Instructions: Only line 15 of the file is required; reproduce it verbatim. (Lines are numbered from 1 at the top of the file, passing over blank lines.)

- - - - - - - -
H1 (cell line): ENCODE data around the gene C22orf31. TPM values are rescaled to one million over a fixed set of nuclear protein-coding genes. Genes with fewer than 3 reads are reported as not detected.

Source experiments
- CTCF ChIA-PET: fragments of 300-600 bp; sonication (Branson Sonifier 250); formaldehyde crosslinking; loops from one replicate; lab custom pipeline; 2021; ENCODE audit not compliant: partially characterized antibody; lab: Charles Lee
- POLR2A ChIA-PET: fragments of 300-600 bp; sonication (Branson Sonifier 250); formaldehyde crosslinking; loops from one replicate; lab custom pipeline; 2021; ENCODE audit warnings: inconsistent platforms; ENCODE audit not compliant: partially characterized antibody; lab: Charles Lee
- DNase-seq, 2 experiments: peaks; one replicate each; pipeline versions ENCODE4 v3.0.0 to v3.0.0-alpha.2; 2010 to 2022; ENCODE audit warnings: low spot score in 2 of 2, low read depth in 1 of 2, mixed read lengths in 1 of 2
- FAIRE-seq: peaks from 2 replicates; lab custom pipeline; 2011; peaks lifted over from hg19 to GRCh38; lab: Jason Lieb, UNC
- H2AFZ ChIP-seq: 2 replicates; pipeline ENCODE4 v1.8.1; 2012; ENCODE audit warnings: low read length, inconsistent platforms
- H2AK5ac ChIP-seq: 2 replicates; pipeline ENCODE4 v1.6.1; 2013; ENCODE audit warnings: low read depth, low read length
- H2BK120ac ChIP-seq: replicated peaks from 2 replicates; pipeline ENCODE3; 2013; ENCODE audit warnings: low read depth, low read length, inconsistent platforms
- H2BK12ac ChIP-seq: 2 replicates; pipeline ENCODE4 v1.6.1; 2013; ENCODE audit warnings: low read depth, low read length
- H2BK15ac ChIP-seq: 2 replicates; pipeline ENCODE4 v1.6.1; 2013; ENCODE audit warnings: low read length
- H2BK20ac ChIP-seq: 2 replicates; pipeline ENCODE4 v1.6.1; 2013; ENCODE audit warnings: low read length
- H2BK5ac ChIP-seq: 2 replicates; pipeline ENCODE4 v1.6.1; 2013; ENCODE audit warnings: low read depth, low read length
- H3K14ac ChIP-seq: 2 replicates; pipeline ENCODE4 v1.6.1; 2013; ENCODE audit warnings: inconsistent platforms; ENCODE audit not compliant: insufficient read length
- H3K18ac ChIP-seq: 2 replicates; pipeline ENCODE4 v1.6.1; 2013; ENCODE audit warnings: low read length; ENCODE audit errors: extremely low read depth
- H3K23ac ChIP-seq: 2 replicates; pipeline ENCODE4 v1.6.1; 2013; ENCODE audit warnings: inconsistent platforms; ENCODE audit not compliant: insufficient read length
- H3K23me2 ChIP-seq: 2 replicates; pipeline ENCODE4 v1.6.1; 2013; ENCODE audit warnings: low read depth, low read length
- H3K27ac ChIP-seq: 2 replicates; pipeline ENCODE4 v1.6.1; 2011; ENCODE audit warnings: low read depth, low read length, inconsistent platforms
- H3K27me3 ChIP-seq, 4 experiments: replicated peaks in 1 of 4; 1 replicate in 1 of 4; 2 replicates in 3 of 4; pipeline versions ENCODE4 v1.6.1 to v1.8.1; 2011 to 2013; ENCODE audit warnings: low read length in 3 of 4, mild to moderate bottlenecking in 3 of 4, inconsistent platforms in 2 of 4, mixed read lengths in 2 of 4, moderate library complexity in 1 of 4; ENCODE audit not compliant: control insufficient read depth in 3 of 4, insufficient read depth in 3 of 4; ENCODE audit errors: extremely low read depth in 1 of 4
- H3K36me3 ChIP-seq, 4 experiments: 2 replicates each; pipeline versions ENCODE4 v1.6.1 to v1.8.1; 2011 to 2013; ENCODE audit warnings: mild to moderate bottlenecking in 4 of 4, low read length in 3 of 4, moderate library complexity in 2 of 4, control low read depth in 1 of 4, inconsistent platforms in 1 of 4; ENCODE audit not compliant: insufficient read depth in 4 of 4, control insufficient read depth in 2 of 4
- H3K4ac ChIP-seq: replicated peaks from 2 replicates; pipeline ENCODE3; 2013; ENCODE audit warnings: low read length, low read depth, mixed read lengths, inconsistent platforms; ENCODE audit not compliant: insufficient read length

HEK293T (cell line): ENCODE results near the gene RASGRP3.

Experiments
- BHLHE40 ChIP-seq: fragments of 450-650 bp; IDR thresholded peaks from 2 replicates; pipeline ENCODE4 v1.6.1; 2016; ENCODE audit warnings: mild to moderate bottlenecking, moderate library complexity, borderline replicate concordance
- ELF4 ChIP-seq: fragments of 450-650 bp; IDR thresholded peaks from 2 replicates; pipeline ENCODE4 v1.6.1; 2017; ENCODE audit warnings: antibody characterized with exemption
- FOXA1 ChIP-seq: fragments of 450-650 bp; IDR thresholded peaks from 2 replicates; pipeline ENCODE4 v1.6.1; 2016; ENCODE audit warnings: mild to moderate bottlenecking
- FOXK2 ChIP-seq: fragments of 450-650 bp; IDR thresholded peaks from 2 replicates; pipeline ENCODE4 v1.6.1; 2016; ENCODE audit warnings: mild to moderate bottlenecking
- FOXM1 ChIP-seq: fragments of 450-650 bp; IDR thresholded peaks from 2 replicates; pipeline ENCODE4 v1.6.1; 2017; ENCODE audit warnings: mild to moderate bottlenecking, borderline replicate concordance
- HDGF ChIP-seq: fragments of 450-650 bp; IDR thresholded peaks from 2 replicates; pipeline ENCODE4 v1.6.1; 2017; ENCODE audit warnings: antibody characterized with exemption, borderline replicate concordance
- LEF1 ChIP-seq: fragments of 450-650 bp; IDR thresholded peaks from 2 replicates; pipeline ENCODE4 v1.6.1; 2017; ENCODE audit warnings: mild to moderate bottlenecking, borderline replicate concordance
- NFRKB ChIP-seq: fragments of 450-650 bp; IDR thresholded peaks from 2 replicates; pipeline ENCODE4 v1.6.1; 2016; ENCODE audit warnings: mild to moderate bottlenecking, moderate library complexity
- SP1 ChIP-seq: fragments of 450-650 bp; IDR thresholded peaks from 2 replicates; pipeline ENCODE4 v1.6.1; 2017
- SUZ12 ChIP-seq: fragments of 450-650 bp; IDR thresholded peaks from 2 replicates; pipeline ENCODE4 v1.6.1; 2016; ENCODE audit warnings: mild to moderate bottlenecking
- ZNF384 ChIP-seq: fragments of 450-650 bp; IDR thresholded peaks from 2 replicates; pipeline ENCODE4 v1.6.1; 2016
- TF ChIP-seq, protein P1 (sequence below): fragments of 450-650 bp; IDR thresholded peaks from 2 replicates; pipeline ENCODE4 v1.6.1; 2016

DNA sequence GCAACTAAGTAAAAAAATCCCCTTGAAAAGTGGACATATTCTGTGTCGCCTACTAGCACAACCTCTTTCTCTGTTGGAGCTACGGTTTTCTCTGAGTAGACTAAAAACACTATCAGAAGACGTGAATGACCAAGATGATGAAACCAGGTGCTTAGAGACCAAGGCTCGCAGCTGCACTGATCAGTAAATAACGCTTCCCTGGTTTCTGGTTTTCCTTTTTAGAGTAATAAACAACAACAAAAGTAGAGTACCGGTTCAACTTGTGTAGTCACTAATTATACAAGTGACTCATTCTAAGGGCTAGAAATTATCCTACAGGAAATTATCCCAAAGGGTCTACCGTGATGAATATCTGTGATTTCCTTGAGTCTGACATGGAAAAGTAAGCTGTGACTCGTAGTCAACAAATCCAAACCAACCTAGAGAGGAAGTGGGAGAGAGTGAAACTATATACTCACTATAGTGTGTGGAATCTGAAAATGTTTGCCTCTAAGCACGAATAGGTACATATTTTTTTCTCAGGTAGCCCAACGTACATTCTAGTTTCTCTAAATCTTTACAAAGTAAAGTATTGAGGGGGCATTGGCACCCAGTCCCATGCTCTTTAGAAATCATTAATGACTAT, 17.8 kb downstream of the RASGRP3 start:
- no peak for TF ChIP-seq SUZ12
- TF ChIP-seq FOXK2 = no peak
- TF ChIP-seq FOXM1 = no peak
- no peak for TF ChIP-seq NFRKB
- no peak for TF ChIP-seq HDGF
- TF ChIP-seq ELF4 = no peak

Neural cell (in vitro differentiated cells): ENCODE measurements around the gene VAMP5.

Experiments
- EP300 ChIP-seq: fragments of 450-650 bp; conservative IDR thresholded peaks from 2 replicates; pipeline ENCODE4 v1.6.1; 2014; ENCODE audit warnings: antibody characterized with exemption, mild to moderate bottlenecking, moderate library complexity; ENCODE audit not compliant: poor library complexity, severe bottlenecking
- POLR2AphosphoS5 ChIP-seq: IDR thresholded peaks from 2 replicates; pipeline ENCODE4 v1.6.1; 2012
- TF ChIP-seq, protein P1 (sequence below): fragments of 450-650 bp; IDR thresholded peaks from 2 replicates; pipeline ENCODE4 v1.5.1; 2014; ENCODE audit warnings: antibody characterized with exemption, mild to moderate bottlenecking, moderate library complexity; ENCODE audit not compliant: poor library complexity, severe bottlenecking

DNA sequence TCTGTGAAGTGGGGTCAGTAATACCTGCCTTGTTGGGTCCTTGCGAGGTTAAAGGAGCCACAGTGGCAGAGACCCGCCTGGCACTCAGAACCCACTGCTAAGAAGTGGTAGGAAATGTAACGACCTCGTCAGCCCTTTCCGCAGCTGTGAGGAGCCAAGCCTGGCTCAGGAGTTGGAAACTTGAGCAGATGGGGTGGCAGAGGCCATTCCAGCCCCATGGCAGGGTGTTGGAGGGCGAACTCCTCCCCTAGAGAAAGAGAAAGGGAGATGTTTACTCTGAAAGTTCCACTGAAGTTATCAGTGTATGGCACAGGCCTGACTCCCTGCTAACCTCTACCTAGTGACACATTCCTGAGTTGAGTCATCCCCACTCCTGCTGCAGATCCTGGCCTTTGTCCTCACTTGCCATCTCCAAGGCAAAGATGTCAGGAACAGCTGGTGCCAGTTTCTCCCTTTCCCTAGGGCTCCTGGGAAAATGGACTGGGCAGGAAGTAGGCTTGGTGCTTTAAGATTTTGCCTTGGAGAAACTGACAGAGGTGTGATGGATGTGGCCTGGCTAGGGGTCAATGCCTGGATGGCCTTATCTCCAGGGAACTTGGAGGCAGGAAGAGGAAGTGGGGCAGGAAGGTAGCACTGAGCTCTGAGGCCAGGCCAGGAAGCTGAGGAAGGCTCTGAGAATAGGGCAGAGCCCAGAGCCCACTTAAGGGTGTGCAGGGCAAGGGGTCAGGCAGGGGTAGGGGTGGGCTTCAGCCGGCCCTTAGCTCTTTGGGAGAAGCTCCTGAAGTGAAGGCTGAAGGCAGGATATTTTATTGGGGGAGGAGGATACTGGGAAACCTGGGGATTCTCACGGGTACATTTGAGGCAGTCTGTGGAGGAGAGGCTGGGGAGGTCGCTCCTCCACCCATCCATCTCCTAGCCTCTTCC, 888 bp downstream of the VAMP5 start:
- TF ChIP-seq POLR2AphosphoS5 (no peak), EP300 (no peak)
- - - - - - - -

- H3K18ac ChIP-seq: 2 replicates; pipeline ENCODE4 v1.6.1; 2013; ENCODE audit warnings: low read length; ENCODE audit errors: extremely low read depth